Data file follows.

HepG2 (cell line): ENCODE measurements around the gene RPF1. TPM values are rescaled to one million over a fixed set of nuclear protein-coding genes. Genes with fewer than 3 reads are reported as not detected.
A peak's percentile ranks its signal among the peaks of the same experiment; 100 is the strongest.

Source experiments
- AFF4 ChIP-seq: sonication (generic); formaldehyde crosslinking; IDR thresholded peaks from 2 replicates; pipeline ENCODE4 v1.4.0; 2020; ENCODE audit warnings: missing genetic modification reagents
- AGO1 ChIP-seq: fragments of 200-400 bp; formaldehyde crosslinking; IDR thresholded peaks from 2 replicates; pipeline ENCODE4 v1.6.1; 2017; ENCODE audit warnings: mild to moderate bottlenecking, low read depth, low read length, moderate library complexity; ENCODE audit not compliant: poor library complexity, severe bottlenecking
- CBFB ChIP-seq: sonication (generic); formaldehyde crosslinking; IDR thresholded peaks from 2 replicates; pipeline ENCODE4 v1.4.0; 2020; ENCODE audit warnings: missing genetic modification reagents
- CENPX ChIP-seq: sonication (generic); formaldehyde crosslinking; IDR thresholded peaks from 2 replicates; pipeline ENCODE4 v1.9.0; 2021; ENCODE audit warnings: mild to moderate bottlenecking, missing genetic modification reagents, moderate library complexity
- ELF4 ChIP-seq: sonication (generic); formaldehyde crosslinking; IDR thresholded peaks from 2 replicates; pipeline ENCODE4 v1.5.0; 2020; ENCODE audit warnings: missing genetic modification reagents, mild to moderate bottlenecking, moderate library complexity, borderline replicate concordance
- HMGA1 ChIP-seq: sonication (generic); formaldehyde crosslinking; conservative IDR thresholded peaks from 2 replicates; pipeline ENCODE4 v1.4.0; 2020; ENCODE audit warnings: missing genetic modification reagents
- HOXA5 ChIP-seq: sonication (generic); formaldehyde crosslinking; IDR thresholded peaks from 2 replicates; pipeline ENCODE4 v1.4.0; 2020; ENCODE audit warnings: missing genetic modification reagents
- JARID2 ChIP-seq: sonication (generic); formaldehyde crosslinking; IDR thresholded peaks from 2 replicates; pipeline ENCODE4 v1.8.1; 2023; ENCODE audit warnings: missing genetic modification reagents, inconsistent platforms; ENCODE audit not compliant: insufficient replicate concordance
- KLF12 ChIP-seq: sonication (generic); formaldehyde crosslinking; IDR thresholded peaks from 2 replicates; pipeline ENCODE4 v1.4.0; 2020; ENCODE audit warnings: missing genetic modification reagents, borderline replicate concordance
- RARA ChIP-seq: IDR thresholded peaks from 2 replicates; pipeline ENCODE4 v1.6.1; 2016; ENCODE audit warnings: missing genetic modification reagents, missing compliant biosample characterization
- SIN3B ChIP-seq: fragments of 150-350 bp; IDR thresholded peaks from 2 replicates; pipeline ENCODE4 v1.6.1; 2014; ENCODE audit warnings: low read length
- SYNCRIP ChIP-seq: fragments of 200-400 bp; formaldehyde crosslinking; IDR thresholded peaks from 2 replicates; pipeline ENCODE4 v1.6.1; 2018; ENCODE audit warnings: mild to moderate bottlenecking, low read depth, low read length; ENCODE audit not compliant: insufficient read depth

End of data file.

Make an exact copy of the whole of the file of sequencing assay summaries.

HepG2 (cell line): ENCODE measurements around the gene RPF1. TPM values are rescaled to one million over a fixed set of nuclear protein-coding genes. Genes with fewer than 3 reads are reported as not detected.
A peak's percentile ranks its signal among the peaks of the same experiment; 100 is the strongest.

Source experiments
- AFF4 ChIP-seq: sonication (generic); formaldehyde crosslinking; IDR thresholded peaks from 2 replicates; pipeline ENCODE4 v1.4.0; 2020; ENCODE audit warnings: missing genetic modification reagents
- AGO1 ChIP-seq: fragments of 200-400 bp; formaldehyde crosslinking; IDR thresholded peaks from 2 replicates; pipeline ENCODE4 v1.6.1; 2017; ENCODE audit warnings: mild to moderate bottlenecking, low read depth, low read length, moderate library complexity; ENCODE audit not compliant: poor library complexity, severe bottlenecking
- CBFB ChIP-seq: sonication (generic); formaldehyde crosslinking; IDR thresholded peaks from 2 replicates; pipeline ENCODE4 v1.4.0; 2020; ENCODE audit warnings: missing genetic modification reagents
- CENPX ChIP-seq: sonication (generic); formaldehyde crosslinking; IDR thresholded peaks from 2 replicates; pipeline ENCODE4 v1.9.0; 2021; ENCODE audit warnings: mild to moderate bottlenecking, missing genetic modification reagents, moderate library complexity
- ELF4 ChIP-seq: sonication (generic); formaldehyde crosslinking; IDR thresholded peaks from 2 replicates; pipeline ENCODE4 v1.5.0; 2020; ENCODE audit warnings: missing genetic modification reagents, mild to moderate bottlenecking, moderate library complexity, borderline replicate concordance
- HMGA1 ChIP-seq: sonication (generic); formaldehyde crosslinking; conservative IDR thresholded peaks from 2 replicates; pipeline ENCODE4 v1.4.0; 2020; ENCODE audit warnings: missing genetic modification reagents
- HOXA5 ChIP-seq: sonication (generic); formaldehyde crosslinking; IDR thresholded peaks from 2 replicates; pipeline ENCODE4 v1.4.0; 2020; ENCODE audit warnings: missing genetic modification reagents
- JARID2 ChIP-seq: sonication (generic); formaldehyde crosslinking; IDR thresholded peaks from 2 replicates; pipeline ENCODE4 v1.8.1; 2023; ENCODE audit warnings: missing genetic modification reagents, inconsistent platforms; ENCODE audit not compliant: insufficient replicate concordance
- KLF12 ChIP-seq: sonication (generic); formaldehyde crosslinking; IDR thresholded peaks from 2 replicates; pipeline ENCODE4 v1.4.0; 2020; ENCODE audit warnings: missing genetic modification reagents, borderline replicate concordance
- RARA ChIP-seq: IDR thresholded peaks from 2 replicates; pipeline ENCODE4 v1.6.1; 2016; ENCODE audit warnings: missing genetic modification reagents, missing compliant biosample characterization
- SIN3B ChIP-seq: fragments of 150-350 bp; IDR thresholded peaks from 2 replicates; pipeline ENCODE4 v1.6.1; 2014; ENCODE audit warnings: low read length
- SYNCRIP ChIP-seq: fragments of 200-400 bp; formaldehyde crosslinking; IDR thresholded peaks from 2 replicates; pipeline ENCODE4 v1.6.1; 2018; ENCODE audit warnings: mild to moderate bottlenecking, low read depth, low read length; ENCODE audit not compliant: insufficient read depth